major challenge faced especially by farmers who could be described as medium scale farmers.
• Citrus Production
About 376Ha of land is estimated to be under citrus production in the district. Fruiting in the inland savannah is becoming a problem so farmers are being advised to go into oil palm production.
• Cashew Production
About 800Ha is being estimated to be under cashew production in the district. The greater percentage of the cashew production is concentrated at the Nsenoa area. Technoserve and ADRA, both NGOs, were very instrumental in promoting the production and marketing of the cashew. At the moment there is no direct involvement by any NGO in the cashew production in the district and some farmers have abandoned their farms. Area under production used to be around 1200 hectares some five (5) years ago.
• Agricultural Extension Services
Agricultural Extension Services are provided for farmers in the district, but at the moment there are a lot of challenges. These challenges have to do with staff strength, staff mobility and staff accommodation.
However, the major and most important challenge lies with the collection of baseline agricultural data for the district. For a reliable data on agricultural production therefore the District Assembly should assist the District Directorate for its collection.
• Manufacturing and Processing
Table Top Milling
There are about three (3) table milling businesses in the district two (2) in Akomadan, and one (1) in Nkenkaasu). There used to be two (2) large saw mill companies operating at Nkenkaasu, but they have folded up as a result of the exhaustion of their concessions.
Agro-processing in the district is the areas of gari –processing, palm oil and palm kernel extraction. Gari-processing is carried out in communities such as Dwenedabi, Mantukwa, Brohoma and Tanokwaem.
The people of Dwenedabi have been assisted by the UNDP/A2000N to procure a gari-processing plant. This would enable them stepped up production to raise their income levels as well as create employment.
Tie and dye production is done in Akomadan. There are a number of tailors and seamstresses in the district. There are a few people who are engaged in the sale of smocks and Kente.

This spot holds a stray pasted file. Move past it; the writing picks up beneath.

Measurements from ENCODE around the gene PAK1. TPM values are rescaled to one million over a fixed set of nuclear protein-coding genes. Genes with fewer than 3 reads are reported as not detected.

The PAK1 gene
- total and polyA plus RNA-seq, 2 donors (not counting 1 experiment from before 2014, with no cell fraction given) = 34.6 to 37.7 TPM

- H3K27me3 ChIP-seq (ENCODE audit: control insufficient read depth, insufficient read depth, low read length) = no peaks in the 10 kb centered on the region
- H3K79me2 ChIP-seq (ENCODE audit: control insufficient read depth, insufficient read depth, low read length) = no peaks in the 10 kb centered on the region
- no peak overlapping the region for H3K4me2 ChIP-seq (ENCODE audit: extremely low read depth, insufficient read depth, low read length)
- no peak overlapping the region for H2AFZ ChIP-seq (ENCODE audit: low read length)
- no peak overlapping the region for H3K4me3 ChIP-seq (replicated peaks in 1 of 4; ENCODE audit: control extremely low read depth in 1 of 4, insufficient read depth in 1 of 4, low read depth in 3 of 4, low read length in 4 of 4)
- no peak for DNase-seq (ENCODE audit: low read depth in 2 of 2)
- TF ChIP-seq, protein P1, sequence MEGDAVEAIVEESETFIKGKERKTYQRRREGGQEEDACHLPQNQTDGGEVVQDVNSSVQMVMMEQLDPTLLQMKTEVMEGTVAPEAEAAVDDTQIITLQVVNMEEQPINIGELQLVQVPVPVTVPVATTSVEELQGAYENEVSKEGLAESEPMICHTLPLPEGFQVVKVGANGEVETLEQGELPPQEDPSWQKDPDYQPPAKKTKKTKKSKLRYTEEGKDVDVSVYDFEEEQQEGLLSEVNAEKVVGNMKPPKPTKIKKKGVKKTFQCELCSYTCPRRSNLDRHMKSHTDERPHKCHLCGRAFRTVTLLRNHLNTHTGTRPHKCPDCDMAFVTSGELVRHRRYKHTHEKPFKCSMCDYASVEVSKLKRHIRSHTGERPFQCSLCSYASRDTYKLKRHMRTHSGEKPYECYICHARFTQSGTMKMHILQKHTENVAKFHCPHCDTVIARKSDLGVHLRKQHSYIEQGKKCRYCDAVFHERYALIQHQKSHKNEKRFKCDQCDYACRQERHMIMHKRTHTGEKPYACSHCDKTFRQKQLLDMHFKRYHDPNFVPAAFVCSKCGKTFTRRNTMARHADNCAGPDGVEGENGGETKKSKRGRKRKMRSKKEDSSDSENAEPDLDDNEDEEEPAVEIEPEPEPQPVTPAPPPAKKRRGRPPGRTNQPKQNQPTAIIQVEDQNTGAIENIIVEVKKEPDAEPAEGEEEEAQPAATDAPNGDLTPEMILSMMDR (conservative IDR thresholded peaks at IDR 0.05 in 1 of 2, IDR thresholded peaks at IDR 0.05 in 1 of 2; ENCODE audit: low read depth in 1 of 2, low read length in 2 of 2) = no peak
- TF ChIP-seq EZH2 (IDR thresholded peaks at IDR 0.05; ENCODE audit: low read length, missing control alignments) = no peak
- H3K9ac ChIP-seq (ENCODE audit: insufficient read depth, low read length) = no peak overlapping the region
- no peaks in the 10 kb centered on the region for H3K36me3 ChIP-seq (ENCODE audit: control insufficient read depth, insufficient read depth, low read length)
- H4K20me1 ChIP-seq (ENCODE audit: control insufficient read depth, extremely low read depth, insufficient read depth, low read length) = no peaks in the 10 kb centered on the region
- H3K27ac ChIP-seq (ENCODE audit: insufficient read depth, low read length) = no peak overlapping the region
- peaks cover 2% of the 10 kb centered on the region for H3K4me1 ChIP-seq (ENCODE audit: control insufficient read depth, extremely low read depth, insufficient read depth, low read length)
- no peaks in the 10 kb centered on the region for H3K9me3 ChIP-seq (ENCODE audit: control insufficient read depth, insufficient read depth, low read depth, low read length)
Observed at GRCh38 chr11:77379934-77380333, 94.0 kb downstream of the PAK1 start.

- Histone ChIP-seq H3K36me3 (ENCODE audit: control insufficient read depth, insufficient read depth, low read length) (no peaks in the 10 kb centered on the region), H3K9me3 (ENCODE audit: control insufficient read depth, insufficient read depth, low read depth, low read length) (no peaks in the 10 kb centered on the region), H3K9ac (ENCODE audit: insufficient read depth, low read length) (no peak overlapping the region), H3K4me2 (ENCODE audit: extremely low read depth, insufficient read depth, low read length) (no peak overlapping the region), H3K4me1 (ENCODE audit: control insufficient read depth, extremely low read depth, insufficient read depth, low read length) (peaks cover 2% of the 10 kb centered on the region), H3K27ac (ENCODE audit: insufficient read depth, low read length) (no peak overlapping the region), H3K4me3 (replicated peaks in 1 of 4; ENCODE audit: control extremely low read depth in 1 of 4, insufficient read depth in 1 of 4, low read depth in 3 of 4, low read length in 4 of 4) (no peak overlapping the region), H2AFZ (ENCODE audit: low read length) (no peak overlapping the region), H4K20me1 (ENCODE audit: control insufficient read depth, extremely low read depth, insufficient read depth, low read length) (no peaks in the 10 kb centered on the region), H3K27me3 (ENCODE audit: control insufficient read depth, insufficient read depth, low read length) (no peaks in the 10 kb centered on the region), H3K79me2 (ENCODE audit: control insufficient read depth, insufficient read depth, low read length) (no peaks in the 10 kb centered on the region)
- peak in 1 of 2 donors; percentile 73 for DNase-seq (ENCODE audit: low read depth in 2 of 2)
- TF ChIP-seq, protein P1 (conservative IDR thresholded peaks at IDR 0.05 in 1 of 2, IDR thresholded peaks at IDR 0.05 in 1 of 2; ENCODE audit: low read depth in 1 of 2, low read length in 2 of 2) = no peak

Pito brewing also occurs at Akomadan, Afrancho, Nkenkaasu and the Nsenoa area. Distilling of akpeteshie [a locally distilled hard liquor) is carried out around Afrancho, Tanokwaem and Nkenkaasu. These are owned by individuals. They meet the demand in and outside the district.
Sand winning is carried out in communities such as Akomadan and Darso. As an infant district it is carried out on a small scale.
There are a few individuals who are into soap making, but these are rather on a small scale.
Oyster mushroom production is also being carried out by an individual at Akomadan. The business however requires support to develop it into a training centre where the youth in the district could be trained on vegetables cultivation especially oyster mushrooms.
Snail rearing is done on a very small scale by some individuals at Afrancho. This activity has however not been very productive due to unfavorable climatic conditions which have adverse effects on the reproduction of the snails and low technical know-how.
Grass cutter Rearing
Grass cutter rearing is mainly practiced in Afrancho. This activity has not been lucrative, because of high mortality rate of the animals. This is so because the locals have low knowledge in grass cutter rearing.
DISTRICT POTENTIALS FOR ONE DISTRICT, ONE FACTORY POLICY
The Offinso North district has a number of potentials with regard to the central government’s “One District, One factory” policy initiative. The district is endowed with irrigation schemes which can be taken advantage of to improve upon the production yields of major crops such as oil palm production, cashew production, vegetable production, cereals and legumes production.
Currently the district produces about 13, 409 metric tons of maize covering about 9,578 hectares of land, 10,342 metric tons of yam covering about 739 hectares of land, 500 metric tons of cashew covering about 800 hectares of land, 98,899 metric tons of cassava covering about 5, 656 hectares of land, 5,856 metric tons of vegetables covering about 1,300 hectares of land etc. (District Agriculture Development Unit, 2017).
From the above information, it is deduced that the district attains high production levels with regards to maize, cassava, yam, cashew and vegetables. The big challenge however has been to adequately add value to these crops to improve the shelve lives and market value as well as creating adequate market opportunities. The three most highly produced crops that could be considered under the “One District, one factory” policy initiative are maize, cassava and tomato.
Date Created : 11/2/2018 7:30:40 AM